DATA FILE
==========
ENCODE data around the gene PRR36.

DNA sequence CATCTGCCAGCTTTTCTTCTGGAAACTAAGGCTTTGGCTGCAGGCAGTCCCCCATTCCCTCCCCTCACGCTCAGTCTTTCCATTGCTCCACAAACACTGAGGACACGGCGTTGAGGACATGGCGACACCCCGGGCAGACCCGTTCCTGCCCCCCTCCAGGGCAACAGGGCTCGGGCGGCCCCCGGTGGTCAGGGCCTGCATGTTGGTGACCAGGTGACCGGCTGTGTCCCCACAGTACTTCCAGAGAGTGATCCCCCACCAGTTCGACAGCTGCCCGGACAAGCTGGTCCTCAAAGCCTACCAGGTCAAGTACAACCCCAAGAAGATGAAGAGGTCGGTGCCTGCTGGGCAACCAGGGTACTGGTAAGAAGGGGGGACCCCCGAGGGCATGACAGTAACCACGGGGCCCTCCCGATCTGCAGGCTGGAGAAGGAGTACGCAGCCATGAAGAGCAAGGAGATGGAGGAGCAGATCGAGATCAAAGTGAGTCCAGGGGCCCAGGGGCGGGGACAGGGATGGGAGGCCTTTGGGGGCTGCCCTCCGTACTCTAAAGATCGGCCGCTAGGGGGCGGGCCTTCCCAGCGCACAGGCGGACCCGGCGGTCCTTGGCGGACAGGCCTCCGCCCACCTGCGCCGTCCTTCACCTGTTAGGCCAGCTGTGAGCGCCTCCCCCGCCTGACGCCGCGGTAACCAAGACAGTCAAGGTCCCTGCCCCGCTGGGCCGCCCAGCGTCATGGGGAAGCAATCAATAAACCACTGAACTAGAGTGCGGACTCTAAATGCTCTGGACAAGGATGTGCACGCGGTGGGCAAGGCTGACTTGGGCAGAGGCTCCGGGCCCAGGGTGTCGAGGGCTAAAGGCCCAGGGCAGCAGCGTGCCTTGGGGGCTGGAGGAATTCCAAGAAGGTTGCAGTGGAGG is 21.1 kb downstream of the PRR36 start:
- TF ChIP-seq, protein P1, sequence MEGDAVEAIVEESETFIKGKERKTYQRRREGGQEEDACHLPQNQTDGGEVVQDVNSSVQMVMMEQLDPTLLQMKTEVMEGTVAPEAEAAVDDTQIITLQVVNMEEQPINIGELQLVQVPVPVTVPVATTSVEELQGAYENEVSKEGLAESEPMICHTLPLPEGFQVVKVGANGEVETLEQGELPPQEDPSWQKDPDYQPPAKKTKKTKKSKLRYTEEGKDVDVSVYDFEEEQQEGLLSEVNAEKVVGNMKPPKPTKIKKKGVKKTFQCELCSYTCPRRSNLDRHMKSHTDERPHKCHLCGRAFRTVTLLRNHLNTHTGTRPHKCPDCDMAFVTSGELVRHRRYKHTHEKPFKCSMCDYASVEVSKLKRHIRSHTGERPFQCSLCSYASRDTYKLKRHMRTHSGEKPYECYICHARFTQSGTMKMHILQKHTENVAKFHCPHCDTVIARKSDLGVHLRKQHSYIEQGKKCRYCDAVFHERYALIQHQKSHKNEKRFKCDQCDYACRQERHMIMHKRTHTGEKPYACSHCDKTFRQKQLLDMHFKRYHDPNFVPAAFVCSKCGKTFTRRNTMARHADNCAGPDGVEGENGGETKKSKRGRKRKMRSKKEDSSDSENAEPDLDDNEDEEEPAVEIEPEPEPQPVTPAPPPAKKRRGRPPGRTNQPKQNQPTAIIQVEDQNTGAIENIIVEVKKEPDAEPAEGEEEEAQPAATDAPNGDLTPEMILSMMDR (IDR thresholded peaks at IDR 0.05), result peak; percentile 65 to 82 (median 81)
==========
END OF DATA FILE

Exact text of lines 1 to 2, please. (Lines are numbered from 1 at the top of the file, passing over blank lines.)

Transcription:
ENCODE data around the gene PRR36.

DNA sequence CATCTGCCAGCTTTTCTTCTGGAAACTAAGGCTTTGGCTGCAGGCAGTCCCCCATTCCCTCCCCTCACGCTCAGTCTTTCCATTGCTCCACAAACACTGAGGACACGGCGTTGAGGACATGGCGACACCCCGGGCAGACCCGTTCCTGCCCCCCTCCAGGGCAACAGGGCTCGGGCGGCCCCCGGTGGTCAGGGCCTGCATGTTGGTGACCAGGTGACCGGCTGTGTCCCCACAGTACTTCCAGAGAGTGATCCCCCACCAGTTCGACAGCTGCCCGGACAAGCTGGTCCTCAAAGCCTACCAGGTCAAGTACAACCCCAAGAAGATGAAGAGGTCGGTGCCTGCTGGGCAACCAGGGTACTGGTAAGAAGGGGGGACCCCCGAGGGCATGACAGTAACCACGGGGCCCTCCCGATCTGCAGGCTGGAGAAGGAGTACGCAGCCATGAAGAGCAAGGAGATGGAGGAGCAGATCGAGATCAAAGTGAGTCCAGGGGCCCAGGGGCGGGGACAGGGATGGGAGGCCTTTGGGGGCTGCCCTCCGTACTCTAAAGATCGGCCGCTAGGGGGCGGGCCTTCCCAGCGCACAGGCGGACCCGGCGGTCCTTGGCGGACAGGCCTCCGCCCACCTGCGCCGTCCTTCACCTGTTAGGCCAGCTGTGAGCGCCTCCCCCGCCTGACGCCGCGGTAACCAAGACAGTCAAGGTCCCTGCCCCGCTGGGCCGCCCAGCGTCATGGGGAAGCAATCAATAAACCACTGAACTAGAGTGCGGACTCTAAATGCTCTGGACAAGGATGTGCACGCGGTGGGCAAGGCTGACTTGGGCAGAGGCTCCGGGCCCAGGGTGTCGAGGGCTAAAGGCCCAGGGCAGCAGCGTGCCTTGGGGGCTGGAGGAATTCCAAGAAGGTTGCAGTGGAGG is 21.1 kb downstream of the PRR36 start: